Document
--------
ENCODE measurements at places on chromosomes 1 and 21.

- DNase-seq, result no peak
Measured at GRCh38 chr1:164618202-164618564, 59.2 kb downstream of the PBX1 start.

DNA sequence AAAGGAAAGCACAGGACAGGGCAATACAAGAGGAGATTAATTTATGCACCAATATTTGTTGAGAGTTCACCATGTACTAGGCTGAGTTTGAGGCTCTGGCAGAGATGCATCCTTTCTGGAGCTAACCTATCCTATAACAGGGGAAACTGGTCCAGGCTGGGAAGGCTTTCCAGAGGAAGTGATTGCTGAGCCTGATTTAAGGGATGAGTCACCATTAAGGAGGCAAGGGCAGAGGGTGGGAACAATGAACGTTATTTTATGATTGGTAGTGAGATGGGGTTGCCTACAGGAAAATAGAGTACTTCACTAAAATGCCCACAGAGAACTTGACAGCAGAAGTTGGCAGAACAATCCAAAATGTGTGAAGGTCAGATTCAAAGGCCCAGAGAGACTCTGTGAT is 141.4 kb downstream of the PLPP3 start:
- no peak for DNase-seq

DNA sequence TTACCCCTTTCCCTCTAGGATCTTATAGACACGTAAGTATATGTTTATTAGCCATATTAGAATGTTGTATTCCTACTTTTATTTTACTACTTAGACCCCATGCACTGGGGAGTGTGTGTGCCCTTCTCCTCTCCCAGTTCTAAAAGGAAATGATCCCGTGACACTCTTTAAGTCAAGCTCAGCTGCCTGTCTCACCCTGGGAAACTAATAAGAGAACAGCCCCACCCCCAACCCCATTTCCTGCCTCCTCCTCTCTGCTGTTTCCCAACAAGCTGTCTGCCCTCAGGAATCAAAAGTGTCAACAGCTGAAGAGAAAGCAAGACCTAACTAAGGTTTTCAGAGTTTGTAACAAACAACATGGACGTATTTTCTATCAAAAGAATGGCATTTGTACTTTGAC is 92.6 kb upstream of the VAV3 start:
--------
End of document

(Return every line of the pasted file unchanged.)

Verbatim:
ENCODE measurements at places on chromosomes 1 and 21.

- DNase-seq, result no peak
Measured at GRCh38 chr1:164618202-164618564, 59.2 kb downstream of the PBX1 start.

DNA sequence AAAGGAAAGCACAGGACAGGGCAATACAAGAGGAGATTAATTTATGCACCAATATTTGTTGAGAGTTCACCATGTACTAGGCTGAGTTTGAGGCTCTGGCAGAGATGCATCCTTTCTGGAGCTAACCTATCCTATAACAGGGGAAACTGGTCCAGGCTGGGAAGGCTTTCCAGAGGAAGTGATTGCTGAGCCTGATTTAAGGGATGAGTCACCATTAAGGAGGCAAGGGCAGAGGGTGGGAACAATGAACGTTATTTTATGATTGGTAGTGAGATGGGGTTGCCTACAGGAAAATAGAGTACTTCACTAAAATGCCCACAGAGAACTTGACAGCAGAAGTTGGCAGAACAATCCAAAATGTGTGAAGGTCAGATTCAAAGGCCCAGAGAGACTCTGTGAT is 141.4 kb downstream of the PLPP3 start:
- no peak for DNase-seq

DNA sequence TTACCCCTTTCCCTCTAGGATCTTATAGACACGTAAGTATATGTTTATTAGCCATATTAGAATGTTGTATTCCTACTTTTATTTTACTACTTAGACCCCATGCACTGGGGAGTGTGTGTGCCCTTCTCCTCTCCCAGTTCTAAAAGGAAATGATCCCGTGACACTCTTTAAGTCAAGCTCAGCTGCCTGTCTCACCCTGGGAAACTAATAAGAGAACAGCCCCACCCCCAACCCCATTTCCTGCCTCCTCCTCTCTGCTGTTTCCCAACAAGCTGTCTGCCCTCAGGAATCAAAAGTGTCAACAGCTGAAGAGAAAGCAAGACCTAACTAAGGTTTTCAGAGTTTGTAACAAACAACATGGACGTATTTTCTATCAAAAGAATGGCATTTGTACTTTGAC is 92.6 kb upstream of the VAV3 start: